In this talk we will review compactness results and singularity theorems related to harmonic maps. We first talk about maps from Riemann surfaces with tension fields bounded in a local Hardy space, then talk about stationary harmonic maps from higher dimensional manifolds, finally talk about heat flow of harmonic maps.
In this talk we study master equations arising from mean field game
problems, under the crucial monotonicity conditions.
Classical solutions of such equations require very strong technical
conditions. Moreover, unlike the master equations arising from mean
field control problems, the mean field game master equations are
non-local and even classical solutions typically do not satisfy the
comparison principle, so the standard viscosity solution approach seems
infeasible. We shall propose a notion of weak solution for such
equations and establish its wellposedness. Our approach relies on a new
smooth mollifier for functions of measures, which unfortunately does not
keep the monotonicity property, and the stability result of master
equations. The talk is based on a joint work with Jianfeng Zhang.
I this talk I will summerize some of our contributions in the analysis of parabolic elliptic Keller-Segel system, a typical model in chemotaxis. For the case of linear diffusion, after introducing the critical mass in two dimension, I will show our result for blow-up conditions for higher dimension. The second part of the talk is concentrated in the critical exponent for Keller-Segel system with porus media type diffusion. In the end, motivated from the result on nonlocal Fisher-KPP equation, we show that the nonlocal reaction will also help in preventing the blow-up of the solutions.
I will consider the motion of a rigid body with an interior cavity that is completely filled with a viscous fluid. The equilibria of the system will be characterized and their stability properties are analyzed. It will be shown that the fluid exerts a stabilizing effect, driving the system towards a state where it is moving as a rigid body with constant angular velocity. In addition, I will characterize the critical spaces for the governing evolution equation, and I will show how parabolic regularization in time-weighted spaces affords great flexibility in establishing regularity and stability properties for the system. The approach is based on the theory of Lp-Lq maximal regularity. (Joint work with G. Mazzone and J. Prüss).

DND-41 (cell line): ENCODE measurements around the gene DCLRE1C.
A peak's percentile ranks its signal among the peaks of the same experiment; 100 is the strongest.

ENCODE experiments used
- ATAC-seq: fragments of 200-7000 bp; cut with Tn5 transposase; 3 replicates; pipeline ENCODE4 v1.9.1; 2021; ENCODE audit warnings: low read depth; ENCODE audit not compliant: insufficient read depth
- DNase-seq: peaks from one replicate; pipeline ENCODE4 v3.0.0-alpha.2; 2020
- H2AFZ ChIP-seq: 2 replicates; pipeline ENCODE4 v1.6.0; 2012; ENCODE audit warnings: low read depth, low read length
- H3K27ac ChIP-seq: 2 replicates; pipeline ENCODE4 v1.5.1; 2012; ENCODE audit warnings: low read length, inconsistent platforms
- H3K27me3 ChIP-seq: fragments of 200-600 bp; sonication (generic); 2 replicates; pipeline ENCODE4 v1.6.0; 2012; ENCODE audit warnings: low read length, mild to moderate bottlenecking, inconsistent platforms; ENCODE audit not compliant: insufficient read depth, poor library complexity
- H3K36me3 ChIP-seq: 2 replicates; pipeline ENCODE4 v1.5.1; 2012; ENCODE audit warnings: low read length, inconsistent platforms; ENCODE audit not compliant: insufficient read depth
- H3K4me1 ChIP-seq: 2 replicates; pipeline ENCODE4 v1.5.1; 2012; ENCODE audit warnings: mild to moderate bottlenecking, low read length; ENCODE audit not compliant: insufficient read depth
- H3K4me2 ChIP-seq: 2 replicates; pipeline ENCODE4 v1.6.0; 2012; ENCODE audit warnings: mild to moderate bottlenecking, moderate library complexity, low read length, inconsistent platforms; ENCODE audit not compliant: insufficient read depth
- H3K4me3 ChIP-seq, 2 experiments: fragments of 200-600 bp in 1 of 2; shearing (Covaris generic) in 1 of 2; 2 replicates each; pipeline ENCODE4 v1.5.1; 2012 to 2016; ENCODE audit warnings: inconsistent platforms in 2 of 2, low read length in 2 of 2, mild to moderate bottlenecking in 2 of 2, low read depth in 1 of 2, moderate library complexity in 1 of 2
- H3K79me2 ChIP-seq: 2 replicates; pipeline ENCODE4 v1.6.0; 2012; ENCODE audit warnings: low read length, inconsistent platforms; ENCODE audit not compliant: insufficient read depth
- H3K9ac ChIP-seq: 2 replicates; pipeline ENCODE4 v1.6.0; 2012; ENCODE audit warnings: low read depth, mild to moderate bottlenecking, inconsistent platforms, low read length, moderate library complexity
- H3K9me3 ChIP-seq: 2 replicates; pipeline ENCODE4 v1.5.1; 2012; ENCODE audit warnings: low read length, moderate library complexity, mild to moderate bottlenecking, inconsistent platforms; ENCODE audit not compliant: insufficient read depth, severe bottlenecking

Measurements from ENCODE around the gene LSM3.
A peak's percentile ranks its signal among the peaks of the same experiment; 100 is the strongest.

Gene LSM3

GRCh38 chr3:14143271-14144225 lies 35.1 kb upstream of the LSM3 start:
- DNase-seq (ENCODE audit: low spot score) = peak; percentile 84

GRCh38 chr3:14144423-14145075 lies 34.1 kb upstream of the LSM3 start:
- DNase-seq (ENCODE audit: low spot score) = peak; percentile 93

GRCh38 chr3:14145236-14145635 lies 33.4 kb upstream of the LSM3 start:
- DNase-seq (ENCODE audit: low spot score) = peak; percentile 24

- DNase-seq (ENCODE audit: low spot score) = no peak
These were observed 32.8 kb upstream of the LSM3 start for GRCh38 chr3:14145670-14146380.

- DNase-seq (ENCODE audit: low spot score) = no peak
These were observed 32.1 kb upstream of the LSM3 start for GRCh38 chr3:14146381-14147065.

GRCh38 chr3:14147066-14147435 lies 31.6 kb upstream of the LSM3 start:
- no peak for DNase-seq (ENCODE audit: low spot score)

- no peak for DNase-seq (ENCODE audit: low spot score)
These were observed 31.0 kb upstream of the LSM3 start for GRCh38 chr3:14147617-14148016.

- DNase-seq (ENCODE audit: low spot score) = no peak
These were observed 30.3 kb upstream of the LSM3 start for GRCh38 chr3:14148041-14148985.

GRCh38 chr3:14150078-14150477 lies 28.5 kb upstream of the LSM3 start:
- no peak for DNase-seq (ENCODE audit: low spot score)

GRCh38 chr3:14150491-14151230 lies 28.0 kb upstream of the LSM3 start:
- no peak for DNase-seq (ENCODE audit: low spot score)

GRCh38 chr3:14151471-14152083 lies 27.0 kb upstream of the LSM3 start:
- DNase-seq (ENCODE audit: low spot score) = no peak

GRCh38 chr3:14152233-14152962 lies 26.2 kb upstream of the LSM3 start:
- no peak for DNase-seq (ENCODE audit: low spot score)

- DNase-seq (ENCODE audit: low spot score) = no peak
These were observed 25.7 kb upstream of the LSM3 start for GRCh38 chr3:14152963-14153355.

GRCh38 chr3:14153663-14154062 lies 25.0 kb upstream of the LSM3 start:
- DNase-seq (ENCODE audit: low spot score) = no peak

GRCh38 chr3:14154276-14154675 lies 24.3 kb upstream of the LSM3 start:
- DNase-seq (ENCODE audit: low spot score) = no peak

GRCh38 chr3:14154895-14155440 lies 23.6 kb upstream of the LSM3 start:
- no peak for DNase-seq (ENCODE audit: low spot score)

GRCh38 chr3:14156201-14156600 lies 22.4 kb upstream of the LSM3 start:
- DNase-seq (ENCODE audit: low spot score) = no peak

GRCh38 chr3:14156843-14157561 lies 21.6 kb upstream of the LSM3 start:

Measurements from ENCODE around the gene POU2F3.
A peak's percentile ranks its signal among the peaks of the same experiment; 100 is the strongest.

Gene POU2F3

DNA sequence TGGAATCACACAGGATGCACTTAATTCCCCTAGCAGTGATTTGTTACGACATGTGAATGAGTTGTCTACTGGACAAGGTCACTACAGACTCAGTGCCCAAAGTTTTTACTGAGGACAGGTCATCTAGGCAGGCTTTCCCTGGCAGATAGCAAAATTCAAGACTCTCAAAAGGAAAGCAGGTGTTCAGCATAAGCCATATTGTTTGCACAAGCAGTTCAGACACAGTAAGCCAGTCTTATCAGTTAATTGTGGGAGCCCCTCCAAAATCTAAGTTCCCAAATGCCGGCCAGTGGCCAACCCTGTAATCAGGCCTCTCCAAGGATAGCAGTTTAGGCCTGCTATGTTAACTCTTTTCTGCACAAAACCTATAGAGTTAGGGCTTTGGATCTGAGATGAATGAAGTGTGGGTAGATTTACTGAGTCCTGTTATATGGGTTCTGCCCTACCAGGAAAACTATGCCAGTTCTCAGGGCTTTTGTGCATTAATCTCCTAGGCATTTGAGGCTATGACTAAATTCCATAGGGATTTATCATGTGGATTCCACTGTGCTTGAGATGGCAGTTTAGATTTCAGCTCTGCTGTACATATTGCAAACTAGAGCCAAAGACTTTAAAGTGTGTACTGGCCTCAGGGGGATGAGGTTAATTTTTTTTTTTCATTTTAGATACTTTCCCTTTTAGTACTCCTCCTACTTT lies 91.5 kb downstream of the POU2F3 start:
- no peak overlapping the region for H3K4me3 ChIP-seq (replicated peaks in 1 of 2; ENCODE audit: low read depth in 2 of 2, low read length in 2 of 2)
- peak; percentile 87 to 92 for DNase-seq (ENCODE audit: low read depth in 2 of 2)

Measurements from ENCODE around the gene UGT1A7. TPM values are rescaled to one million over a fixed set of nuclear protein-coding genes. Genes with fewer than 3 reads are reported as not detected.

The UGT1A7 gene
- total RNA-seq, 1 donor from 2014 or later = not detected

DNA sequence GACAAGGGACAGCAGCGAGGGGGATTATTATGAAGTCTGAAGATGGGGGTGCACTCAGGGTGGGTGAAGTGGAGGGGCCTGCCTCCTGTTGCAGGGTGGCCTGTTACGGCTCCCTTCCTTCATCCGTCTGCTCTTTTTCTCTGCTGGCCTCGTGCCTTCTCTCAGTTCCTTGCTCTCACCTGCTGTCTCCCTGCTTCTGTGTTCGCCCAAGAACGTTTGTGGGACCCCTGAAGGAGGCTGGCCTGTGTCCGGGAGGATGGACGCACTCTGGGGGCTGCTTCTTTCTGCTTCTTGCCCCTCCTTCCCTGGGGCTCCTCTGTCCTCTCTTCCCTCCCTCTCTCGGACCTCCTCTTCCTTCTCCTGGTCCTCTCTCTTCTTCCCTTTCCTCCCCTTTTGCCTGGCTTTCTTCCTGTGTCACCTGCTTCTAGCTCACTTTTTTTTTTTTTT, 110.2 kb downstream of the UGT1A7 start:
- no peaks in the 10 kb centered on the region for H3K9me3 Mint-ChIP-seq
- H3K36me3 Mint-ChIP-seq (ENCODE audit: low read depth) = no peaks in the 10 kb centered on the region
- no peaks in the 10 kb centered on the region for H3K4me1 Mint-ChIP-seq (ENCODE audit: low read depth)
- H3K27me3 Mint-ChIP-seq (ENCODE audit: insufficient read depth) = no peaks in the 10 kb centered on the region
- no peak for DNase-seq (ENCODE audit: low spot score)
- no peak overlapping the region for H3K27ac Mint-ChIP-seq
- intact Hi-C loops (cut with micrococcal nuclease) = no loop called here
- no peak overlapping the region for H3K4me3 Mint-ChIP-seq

In a joint work with Sameer Iyer, the validity of steady Prandtl layer expansion is established in a channel. Our result covers the celebrated Blasius boundary layer profile, which is based on uniform quotient estimates for the derivative Navier-Stokes equations, as well as a positivity estimate at the flow entrance.
The Euler-Alignment system arises as a macroscopic representation of the Cucker-Smale model, which describes the flocking phenomenon in animal swarms. The nonlinear and nonlocal nature of the system bring challenges in studying global regularity and long time behaviors. In this talk, I will discuss the global wellposedness of the Euler-Alignment system with three types of nonlocal alignment interactions: bounded, strongly singular, and weakly singular interactions. Different choices of interactions will lead to different global behaviors. I will also discuss interesting connections to some fluid dynamics systems, including the fractional Burgers equation, and the aggregation equation.
First, we introduce a new field theoretical interpretation of quantum mechanical wave functions, by postulating that the wave function is the common wave function for all particles in the same class determined by the external potential V, of the modulus of the wave function represents the distribution density of the particles, and the gradient of phase of the wave function provides the velocity field of the particles. Second, we show that the key for condensation of bosonic particles is that their interaction is sufficiently weak to ensure that a large collection of boson particles are in a state governed by the same condensation wave function field under the same bounding potential V. For superconductivity, the formation of superconductivity comes down to conditions for the formation of electron-pairs, and for the electron-pairs to share a common wave function. Thanks to the recently developed PID interaction potential of electrons and the average-energy level formula of temperature, these conditions for superconductivity are explicitly derived. Furthermore, we obtain both microscopic and macroscopic formulas for the critical temperature. Third, we derive the field and topological phase transition equations for condensates, and make connections to the quantum phase transition, as a topological phase transition. This is joint work with Tian Ma.